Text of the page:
South Asian youth meet in Islamabad to discuss common problems and find common solutions.
South Asia is often mistaken for regions that it is not. The average person tends to divide Asia into East Asia and the Middle East and quite often one is confronted with geographic claims (such as the common misconception that Pakistan lies in the Middle East) that are hilarious and depressing. Faced with such obliviousness, South Asian youth are under twice the pressure they should be as residents of a third world developing region. A critical geographical location, usually ignored by the rest of its global counterparts, South Asia stands at a crossroads wherein it has to stand united if it must avoid failing. While from Bhutan to Nepal, India to Pakistan and Sri lanka to Bangladesh, it might be a very diverse collection of people, it always comes as a surprise - and a pleasant one at that - to know how similar these people actually are. All countries that fall under the umbrella of South Asia have similar mindsets, shortcomings and problems and, therefore, solutions.
On April 8, 2016, some 200 delegates - all young students - gathered in Islamabad for a three-day International Youth Activism Conference. Delegates from all over South Asia flew into the Pakistan capital to discuss and debate common concerns. The Conference was organized by PUAN - Pak-U.S. Alumni Network - that aims to build on the shared intellectual, social, cultural and democratic values of the people of Pakistan and the United States to promote trust and understanding and to contribute to peace and prosperity of the two countries through youth exchange. PUAN has brought together delegates from all over South Asia to Islamabad to further the cause.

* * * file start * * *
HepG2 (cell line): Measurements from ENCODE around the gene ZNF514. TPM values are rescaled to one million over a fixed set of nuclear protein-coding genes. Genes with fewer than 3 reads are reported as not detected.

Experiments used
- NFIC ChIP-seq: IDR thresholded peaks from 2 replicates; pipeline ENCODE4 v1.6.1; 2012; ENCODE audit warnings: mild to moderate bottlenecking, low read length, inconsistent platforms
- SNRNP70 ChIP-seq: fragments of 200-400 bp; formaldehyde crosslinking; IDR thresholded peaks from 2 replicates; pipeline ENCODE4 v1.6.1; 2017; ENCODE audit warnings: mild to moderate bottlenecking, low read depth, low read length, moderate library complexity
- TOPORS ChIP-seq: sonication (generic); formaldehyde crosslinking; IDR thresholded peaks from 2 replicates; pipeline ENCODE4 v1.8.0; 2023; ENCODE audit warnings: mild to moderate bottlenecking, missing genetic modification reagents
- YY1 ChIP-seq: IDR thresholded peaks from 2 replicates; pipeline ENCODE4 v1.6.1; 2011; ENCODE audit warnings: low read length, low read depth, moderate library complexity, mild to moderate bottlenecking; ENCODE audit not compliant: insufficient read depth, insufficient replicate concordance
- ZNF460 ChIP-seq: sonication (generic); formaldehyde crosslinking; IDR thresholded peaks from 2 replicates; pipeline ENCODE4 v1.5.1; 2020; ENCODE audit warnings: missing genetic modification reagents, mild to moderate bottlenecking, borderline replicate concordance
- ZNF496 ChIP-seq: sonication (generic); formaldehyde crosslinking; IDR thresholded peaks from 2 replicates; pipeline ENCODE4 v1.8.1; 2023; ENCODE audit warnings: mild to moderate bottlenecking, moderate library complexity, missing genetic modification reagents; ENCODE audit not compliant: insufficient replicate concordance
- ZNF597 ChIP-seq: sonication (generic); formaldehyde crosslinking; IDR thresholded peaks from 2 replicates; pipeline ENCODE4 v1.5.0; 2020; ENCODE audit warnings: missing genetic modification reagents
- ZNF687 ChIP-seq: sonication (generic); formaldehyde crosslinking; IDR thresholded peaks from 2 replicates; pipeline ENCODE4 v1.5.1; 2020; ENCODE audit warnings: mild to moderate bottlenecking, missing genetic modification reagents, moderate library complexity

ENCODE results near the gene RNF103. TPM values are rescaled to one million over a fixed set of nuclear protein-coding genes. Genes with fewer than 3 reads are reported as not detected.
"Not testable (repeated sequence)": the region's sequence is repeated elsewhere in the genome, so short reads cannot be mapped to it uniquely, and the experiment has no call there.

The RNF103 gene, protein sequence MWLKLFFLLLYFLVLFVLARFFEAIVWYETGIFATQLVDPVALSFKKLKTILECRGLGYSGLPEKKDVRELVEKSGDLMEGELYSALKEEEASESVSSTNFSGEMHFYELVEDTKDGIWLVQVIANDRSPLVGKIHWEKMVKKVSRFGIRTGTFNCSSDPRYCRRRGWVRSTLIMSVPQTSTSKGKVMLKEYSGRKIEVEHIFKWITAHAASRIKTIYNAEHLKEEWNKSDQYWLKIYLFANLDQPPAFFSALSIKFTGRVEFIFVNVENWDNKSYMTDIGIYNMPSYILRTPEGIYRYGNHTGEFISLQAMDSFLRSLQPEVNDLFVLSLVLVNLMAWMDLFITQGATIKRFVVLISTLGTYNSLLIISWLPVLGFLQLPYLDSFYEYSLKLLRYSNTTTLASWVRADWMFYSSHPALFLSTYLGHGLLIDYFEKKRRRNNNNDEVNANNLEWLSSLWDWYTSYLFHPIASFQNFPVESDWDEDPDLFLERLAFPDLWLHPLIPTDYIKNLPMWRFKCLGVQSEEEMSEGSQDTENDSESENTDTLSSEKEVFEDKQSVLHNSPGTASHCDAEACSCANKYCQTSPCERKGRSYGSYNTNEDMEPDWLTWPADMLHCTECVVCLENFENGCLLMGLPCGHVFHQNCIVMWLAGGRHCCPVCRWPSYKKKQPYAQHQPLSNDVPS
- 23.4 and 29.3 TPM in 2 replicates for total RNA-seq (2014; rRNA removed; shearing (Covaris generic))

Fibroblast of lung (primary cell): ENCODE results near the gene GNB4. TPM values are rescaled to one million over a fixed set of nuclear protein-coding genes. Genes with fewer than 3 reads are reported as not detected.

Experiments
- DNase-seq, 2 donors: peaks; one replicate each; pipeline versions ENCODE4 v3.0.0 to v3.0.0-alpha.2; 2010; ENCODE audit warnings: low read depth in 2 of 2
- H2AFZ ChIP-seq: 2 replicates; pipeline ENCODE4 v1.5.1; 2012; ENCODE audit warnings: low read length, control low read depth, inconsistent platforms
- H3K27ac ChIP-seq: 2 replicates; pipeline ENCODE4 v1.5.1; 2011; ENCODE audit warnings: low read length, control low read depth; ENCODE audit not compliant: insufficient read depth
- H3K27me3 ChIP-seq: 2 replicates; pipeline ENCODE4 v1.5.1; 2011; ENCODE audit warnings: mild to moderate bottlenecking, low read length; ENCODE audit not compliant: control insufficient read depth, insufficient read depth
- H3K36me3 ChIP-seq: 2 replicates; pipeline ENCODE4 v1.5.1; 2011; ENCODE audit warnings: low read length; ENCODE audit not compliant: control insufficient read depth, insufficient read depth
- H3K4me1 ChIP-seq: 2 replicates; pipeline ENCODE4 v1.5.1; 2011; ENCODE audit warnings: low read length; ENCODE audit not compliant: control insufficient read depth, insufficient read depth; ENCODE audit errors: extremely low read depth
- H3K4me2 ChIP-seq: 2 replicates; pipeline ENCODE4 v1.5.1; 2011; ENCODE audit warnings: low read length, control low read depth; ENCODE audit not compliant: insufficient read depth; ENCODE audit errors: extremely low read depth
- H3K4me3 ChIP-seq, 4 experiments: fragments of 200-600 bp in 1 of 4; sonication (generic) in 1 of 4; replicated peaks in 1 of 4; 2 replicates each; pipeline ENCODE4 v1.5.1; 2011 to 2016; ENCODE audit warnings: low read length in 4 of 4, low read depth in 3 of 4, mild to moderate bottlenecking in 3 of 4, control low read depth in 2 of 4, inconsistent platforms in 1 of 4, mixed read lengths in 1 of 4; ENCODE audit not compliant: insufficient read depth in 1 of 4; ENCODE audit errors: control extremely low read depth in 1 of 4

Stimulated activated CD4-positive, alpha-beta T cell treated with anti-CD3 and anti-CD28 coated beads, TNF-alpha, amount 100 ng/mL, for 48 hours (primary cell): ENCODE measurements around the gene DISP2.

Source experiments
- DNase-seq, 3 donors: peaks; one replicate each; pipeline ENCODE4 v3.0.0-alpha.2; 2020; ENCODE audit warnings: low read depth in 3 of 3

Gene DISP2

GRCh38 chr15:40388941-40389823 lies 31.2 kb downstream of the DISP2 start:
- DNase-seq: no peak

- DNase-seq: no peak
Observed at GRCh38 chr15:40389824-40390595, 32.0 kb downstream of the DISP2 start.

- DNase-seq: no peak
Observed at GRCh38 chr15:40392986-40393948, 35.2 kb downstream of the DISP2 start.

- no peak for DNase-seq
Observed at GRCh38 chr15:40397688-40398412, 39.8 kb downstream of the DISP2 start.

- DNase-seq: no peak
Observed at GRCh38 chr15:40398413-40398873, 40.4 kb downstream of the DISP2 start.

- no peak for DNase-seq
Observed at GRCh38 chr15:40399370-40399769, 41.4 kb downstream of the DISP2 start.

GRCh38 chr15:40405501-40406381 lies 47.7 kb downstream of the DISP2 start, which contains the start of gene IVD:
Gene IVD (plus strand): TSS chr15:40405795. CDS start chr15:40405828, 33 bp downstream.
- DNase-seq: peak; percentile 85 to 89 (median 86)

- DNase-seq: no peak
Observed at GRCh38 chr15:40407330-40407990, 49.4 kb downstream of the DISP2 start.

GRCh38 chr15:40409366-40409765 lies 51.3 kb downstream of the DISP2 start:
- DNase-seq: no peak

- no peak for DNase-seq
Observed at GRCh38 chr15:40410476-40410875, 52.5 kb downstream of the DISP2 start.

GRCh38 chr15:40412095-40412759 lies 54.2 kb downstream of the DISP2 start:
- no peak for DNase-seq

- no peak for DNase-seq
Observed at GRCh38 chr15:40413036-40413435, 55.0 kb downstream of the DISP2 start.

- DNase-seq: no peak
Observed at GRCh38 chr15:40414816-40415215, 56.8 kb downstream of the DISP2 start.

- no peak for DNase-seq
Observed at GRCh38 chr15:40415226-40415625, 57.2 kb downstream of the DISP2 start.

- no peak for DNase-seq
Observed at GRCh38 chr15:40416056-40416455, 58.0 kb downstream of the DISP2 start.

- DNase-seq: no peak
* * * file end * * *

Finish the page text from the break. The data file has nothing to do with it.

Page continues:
The young people connected quickly as friends and as youth activists
By Noorus Sabah Tauqeer fighting on similar battlegrounds. Over three days and twelve interactive sessions with two panel discussions and six outreach projects, the 200 young South Asians bonded on similar grounds, learning to deal with similar issues. The sessions covered education, human rights, climate change, extremism, interfaith harmony, political engagements, social media, social entrepreneurship, leadership development, communication and campaign design, fund raising and digital storytelling and visual diplomacy. Community service projects included tree plantation, empowering women and meeting with acid attack survivors, celebrating cultural heritage and sessions with children having disabilities.
The topics were relevant, given the region is replete with issues like religious intolerance, human rights violation, extremism, etc.
Social media is a tool that all South Asians actively use to voice their opinions; social entrepreneurship is another area that has taken hold of South Asian youth. Do the issues of gendered violence, abuse and racial discrimination hit the same nerve in all South Asians? Delegates came to the conclusion that it wasn't just in Bangladesh that bloggers were being hacked to death for expressing their opinion or it wasn't just in Pakistan that prominent people were gunned down for standing up for the minorities, or it wasn't just in Afghanistan that women were stoned to death in public, based on mere allegations.
United against common enemies, the South Asian leadership of the future engaged in networking, made new acquaintances and learned things ranging from language and culture to how to come to terms with the social and cultural challenges they are facing. Evan Ryan, the US Assistant Secretary of State for Education and Cultural Affairs attended the inauguration ceremony, along with Dr. Pervez Hoodbhoy and Erin Molnar Mains, the U.S. Embassy's Assistant Cultural Attache.
South Asia has always fought back and stood its ground. The diverse region shares more than borders: it shares problems and it must share solutions.
The writer is a freelance journalist.